You can make the best UI design, which is an important part of UX design if you incorporate scrum sprints in it. There is no doubt that UI designers should be a part of your scrum team and they must work as a part of the agile sprint. This is a big thing to consider and therefore needs a deeper probe into it.
Ideally, there are two distinct goals of an agile sprint namely:
- Building a new functionality and
- Building new knowledge.
Out of these two, it is very obvious that for each sprint the team has to create a new functionality which in fact is he the primary purpose of most of the projects after all. This will enable you to provide your users with better and newer capabilities.
As for the other goal of the scrum team, building new knowledge will help the team to finish each sprint in a smarter and quicker way than they started. This knowledge will help them in learning a lot of other different things such as:
- About a new technology to use
- About the user behavior and how they view the functionality built by them
- About how the functionality is performing and at times
- About the team itself.
Therefore, both these agile sprint goals are important for the UI designers during each sprint. This is because it will help them to pursue the design into implementation along with the tested code and at the same time allow them to thinkabout the next feature to build and use.
When the designers know what to expect next they will be able to make proper plans during both the sprints. This is because the team will perform at dual level.
- One, they will focus on the coding and Usability testing aspect of the product backlog
- Two, they will spend most of their time looking at the upcoming items when they focus further down into the product backlog.
However, there will be only one team working at a time on one sprint being able to distinguish and prioritize their work on the current sprint. If in case, a specific member of the team needs certain clarifications on a certain aspect of the UX design for a product backlog item that is being worked on currently, the designer will stop thinking about future sprint. They will answer to the question of the team member to ensure that the current sprint is worked upon perfectly and just as it is desired.
Role played by the designer
Now you may ask, since the UI designers will be a part of the team, is their role cut short or is it insignificant? Well, it is not true at all. It is the UI designer that actually creates the foundation of the design ensuring that the entire responsibility of perfecting the design upfront is shared by all members of the team equally and as per their specific role.
- Since the designers are permitted to look ahead and the agile team taking on the responsibility of completing the design, the designer rather does just enough in advance to ensure that the product backlog item is completed by the rest of the team members on time and as desired in the later sprint phase.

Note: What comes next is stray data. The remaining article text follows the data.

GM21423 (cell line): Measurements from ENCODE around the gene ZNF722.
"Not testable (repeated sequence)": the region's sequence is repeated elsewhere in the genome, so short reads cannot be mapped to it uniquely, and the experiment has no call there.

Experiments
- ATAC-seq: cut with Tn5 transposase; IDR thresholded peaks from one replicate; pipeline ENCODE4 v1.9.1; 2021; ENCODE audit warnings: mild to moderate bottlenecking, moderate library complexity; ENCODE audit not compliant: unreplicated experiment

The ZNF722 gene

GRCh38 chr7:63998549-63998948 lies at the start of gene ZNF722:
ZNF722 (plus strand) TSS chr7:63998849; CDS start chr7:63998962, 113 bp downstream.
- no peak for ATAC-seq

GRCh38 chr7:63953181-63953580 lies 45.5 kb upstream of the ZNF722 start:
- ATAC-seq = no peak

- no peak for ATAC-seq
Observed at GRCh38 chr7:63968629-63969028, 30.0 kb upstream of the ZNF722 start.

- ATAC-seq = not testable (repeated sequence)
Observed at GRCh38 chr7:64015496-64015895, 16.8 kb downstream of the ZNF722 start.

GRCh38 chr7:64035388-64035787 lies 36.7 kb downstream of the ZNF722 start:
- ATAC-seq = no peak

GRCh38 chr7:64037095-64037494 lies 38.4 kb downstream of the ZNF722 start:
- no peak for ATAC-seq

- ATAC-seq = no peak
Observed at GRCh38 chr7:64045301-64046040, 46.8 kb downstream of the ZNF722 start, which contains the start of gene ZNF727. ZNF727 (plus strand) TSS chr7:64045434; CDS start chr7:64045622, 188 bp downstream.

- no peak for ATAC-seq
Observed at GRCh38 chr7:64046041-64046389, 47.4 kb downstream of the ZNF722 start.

- When the team works on it at the end of the sprint they will feel that they have all the relevant info required from the designers which will enable them to finish the product backlog item within the last sprint phase.
- This will help them to look at some product backlog items in great detail and that too more than a sprint ahead while there may be some product backlog items that might not need to be looked into at all in advance.
However, it must be remembered that any product backlog item that the designer will look into beyond the current sprint must be chosen after a thorough discussion with the owner of the product. This will ensure that the designer does not have to work on an item that the product owner may later deem unnecessary.
Fear of bad design
There is a common concern amongst the product owners that such a practice may lead to bad design since the designer in such cases are not allowed to think holistically. However, this is not true. The entire system upfront will just work as good as if was designed by the designer alone. This is because the collaborative approach will ensure a few specific things. Apart from ensuring a more persuasive design the team work will ensure that different principles are followed during the design. These different principles include:
- Social proof
- Consistency and
Out of all these principles, the principle of liking is the most significant one to any UX designer.
The principle of liking
The Liking Principle is perhaps the most influencing principles to follow when it comes to UX design because it involves the psychology of compliance. Different social psychology study reports prove that it determines the nature and different aspects of liking such as:
- Similarity – This involves the human psychology in UX design that people like those people who are similar in behavior, nature and body language.
- Familiarity – This results in repeated and positive interaction with interface to encourage liking.
- Cooperation – People like other people who are ready to help them out which is another principle use din UX design.
- Association – This involves sharing of values which is one significant aspect that the designers want to give to the users.
- Praise – This involve complimenting each other which invariably produces a positive effect in a relationship.
All these aspects taken together along with other principles such as scarcity and social proof that sped up actions, principle of liking promotes functionality of a websiteor interface which in turn helps in building a positive and long lasting relationship. This ideally is the primary intent of the UX designers as these will at a later stage lead to higher customer retention and conversion rates.